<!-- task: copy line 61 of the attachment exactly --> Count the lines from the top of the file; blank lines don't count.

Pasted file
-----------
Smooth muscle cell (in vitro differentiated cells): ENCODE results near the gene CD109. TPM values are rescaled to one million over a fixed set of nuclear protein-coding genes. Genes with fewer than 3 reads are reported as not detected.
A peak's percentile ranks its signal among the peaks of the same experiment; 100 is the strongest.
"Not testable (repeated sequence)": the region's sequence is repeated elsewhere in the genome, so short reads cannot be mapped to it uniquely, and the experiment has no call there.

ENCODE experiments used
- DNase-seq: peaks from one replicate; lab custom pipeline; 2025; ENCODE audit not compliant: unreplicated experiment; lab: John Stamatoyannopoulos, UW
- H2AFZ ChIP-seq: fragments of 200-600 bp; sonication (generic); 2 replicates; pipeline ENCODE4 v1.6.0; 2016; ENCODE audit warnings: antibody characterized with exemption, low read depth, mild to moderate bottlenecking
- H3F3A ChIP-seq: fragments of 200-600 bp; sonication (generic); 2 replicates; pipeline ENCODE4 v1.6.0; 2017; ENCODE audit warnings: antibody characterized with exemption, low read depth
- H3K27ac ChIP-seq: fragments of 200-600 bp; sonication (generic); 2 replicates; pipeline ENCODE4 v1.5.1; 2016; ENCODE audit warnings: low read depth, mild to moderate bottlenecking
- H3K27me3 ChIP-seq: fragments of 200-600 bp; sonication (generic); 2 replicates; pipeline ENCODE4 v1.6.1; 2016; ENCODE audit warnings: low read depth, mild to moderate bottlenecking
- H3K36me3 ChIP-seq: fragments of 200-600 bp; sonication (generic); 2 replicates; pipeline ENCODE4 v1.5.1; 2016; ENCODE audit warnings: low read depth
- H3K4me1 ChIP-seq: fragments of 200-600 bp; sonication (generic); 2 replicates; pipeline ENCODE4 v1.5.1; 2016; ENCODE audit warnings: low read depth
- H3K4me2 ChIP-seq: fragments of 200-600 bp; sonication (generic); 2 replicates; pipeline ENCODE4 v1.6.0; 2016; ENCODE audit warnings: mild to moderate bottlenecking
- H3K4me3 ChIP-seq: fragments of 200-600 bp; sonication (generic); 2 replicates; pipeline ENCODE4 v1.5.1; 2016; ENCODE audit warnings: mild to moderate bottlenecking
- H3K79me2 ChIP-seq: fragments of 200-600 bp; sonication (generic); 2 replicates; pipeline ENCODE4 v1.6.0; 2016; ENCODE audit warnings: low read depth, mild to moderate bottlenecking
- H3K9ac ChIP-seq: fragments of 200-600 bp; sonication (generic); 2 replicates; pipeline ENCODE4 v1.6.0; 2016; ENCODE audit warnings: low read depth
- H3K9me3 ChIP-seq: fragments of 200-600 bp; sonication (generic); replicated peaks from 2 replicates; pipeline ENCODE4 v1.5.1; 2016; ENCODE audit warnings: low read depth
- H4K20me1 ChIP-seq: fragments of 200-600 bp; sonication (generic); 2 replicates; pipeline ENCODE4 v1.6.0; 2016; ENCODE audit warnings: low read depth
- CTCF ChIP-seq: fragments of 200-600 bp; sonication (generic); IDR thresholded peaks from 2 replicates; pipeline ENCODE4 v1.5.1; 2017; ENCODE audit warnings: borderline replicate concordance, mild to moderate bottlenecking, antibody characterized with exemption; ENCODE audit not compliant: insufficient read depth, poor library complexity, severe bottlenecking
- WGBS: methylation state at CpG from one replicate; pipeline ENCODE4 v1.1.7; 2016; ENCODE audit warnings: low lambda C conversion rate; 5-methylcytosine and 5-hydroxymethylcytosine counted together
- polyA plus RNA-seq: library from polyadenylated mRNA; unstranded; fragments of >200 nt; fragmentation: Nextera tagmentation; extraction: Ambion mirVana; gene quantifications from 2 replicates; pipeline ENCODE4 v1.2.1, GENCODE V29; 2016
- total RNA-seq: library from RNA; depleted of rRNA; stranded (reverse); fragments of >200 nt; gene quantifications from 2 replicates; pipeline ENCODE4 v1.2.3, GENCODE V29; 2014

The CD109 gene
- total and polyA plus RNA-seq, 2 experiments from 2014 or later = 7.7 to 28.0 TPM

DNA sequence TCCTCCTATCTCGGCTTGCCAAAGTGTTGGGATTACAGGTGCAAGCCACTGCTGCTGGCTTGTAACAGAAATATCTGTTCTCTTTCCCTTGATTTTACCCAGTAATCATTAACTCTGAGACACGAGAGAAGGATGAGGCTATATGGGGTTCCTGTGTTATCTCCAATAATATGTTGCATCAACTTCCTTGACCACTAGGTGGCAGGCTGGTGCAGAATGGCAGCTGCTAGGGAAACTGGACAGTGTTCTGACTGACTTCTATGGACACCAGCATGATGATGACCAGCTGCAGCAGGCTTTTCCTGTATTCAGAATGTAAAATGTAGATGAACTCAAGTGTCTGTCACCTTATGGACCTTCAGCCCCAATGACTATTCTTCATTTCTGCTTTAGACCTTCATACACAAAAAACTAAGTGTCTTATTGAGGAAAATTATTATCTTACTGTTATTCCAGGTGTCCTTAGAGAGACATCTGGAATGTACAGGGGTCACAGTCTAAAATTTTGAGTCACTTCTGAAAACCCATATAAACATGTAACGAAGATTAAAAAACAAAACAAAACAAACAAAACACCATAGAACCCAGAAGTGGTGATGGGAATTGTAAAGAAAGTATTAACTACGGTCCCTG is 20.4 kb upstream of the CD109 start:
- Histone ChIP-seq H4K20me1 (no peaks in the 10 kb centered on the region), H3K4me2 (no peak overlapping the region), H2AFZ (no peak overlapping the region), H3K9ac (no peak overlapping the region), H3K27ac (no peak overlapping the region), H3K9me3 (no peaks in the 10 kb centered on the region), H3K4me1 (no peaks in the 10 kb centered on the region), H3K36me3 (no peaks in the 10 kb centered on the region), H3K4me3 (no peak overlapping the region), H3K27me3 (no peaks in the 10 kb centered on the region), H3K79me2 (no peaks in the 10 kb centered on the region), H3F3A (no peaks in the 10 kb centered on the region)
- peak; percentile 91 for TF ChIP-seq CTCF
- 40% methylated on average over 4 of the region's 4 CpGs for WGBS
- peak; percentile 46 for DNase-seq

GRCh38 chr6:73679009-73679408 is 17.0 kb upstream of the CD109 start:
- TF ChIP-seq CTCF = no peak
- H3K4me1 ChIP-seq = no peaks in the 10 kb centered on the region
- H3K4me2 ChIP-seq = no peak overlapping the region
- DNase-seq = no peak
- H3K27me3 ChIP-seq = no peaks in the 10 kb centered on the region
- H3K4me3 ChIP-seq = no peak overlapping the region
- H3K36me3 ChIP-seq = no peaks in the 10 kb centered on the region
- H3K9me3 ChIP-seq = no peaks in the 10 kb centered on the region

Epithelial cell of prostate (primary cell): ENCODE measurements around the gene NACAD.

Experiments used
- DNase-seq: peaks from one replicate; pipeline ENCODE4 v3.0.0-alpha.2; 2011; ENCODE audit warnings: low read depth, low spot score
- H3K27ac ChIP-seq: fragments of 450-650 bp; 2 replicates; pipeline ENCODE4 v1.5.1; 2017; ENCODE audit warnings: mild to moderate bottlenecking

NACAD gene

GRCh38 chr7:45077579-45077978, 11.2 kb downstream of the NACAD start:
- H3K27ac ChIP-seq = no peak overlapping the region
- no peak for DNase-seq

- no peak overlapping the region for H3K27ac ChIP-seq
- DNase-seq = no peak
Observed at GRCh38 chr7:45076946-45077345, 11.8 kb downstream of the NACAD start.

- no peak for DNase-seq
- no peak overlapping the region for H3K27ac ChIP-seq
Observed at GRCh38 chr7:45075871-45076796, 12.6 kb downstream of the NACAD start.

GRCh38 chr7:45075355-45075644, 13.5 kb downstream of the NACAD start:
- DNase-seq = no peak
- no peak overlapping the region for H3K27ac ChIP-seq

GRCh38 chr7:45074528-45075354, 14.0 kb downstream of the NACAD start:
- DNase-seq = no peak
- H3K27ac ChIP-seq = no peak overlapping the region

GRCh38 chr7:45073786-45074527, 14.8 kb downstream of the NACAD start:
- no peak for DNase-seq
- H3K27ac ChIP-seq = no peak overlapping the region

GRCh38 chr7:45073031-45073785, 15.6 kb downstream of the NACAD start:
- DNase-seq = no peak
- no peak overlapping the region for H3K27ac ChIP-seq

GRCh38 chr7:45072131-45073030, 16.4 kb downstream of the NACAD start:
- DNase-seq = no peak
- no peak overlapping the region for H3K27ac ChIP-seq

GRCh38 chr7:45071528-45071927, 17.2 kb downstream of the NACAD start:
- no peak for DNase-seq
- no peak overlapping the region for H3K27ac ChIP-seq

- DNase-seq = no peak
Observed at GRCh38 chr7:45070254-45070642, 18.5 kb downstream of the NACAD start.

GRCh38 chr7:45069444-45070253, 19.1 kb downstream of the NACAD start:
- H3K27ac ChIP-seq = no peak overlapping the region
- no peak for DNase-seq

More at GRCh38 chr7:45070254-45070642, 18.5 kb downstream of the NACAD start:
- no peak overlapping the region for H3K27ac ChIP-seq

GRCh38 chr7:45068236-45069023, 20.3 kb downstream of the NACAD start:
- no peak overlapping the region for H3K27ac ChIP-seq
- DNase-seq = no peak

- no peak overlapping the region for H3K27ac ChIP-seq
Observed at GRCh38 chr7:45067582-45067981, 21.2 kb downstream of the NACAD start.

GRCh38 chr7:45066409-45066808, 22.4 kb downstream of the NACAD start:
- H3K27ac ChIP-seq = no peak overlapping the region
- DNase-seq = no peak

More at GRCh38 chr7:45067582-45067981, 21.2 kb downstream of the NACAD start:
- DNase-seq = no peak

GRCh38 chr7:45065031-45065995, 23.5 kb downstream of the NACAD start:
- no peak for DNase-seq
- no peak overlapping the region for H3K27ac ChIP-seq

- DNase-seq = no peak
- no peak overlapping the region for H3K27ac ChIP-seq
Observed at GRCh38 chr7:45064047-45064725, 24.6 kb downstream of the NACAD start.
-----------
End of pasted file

GRCh38 chr7:45073031-45073785, 15.6 kb downstream of the NACAD start: